Master Curator – Jess Kearney

Jess Kearney walks into Le Pure cafe – her choice – laughing hysterically. She takes off a large-brimmed hat to expose her attention-grabbing hair and sits down. Ordering a coffee from one of the staff who know her name, she apologizes profusely for being 10 minutes later, but insists on telling the story of why.

An hour before, she had been sitting in Paris’ famed Luxembourg Gardens reading. An older English lady had approached her sheepishly to ask for directions and had taken note of book Jess was holding -A�’The Lesser Bohemians”.

“You have time to read fiction?” the lady gasped. “What luxury!”

Jess laughs as she tells this and then laughs when she explains that she was late because she had just been walking around laughing.

This story sums up Jess Kearney. Photographer. Traveler. Time-lapse maker. Dreamer. Laugher.

Less of a question and more of a statement: How does one get your life? Because we’re dying over here following it.

Ha! Well thanks! Ia��m just making it up as I go along!

Okay, you’re being humble. But seriously – how does the average person even begin to obtain this amazing existence that you have?

It helps that I have a job that allows plenty of flexibility! And Ia��ve consciously made travel a priority over the last few years. I was Skyping with my mum a few weeks agoa�� Ia��d just booked a little last minute trip to Hallstatt, and after Ia��d finished telling her about it, she asked if Ia��d seen any new movies lately. She laughed when I told her I couldna��t afford to go to the movies. She was all, a�?But you can afford to go to Hallstatt?a�? And I was all, a�?Priorities mum – Ia��d rather go to Hallstatt than see La La Land!a�?

To our point of the first question – where are you now? We saw you in the Scottish Highlands, and then Paris and then in London, then Austria, now Budapest? Take us through your past whatever months. Or entire life. We’re listening.

I am indeed in freezing cold, beautiful Budapest! 2016 was a big year of travel, shooting all over Australia, and in Bali. This northern hemisphere adventure started in London at the end of August. From there I traveled to Brussels, Antwerp, Breda (for a redhead festival, a story for a different day!), Amsterdam, then drove from Edinburgh to Glasgow through the Scottish Highlands (amazing!), before heading to Dublin, driving up the Causeway Coastal Route to Bushmills in Northern Ireland, back down through Londonderry to Galway, and back across to Dublin. From there I flew to Paris, took a train to Avignon, shot a wedding in Bonnieux, flew to Berlin, traveled back to Belgium (Ghent this time – gorgeous), and then again to Paris, where I stopped for six weeks! From Paris I traveled to the north of England, then back to London for Christmas, onto Hallstatt in Austria for NYE, before taking a train through Vienna, onto Budapesta�� WOAH. Dona��t ask me to plan out your European travel itinerary, because youa��ll end up all over the shop. But ita��s been an incredible (almost) five months!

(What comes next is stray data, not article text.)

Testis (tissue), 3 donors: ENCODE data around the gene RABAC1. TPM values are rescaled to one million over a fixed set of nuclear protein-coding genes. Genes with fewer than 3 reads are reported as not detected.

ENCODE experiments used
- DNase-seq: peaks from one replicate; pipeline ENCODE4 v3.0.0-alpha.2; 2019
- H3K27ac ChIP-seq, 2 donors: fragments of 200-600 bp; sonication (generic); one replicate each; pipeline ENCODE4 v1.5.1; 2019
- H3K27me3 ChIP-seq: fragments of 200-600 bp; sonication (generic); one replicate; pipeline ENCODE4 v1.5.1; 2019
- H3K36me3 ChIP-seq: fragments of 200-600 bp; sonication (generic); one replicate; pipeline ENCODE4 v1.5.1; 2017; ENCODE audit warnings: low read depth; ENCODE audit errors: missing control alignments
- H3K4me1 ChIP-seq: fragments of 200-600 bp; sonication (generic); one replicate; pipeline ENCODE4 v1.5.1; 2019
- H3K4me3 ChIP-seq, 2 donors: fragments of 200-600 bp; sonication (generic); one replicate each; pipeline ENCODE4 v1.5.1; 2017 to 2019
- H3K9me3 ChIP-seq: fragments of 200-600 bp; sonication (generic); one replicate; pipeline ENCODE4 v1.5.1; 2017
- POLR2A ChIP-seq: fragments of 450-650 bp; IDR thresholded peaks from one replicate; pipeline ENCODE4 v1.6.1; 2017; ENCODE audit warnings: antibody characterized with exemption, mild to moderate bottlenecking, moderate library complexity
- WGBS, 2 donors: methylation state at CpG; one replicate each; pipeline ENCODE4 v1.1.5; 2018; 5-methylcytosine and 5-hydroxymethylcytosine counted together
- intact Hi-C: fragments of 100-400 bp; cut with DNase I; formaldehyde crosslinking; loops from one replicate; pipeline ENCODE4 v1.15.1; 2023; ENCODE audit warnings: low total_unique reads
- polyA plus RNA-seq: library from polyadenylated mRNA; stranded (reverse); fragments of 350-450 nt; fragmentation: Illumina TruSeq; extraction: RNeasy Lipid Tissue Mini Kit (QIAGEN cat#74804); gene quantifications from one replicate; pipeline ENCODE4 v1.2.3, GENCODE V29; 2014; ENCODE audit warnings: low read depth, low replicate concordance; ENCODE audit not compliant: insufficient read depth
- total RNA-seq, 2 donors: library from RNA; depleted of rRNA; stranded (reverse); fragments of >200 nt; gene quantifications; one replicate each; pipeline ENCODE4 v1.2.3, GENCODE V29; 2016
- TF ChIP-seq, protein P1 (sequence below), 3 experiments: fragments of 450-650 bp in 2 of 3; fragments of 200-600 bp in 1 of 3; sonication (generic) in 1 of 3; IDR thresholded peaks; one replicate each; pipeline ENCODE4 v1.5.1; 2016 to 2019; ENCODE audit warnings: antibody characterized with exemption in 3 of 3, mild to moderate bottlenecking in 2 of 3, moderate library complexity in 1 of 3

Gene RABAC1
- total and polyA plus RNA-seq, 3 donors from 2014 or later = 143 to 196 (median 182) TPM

Give us one tiny story. A vignette. Anything. From the past 4-5 months.

Oh gosha�� So many storiesa�� My time on the Isle of Skye in Scotland wasa�� I have a hard time describing it because Ia��m always scared Ia��ll come across as some histrionic maniac, and I dona��t want to cheapen it. It was just a goddam spiritual experience. It didna��t start out so well – when I arrived on Skye, it was dark, pouring rain, I had no phone reception and the address I had for my accommodation was incomplete, so I was completely lost. And completely alone. Ia��d been traveling with friends for the first few weeks, but it was just me from here on in. I freaked a little, and had to remind myself that these challenges were exactly what Ia��d been craving. So I sucked it up, figured it out, found my way, and spent the next five days soaking up Skyea��s magic. Getting caught in the pouring rain on the Quiraing mountain range, almost being blown away by insane winds at the Old Man of Storr, sleeping in a little shepherda��s hut with a pair of donkeys as neighbours, perfectly soundtracked drives along winding roadsa�� There were moments when I would laugh out loud at how absurdly perfect and beautiful it all was. When I would say to myself, a�?Yeah, I got this.a�? Those are the moments Ia��m always chasing.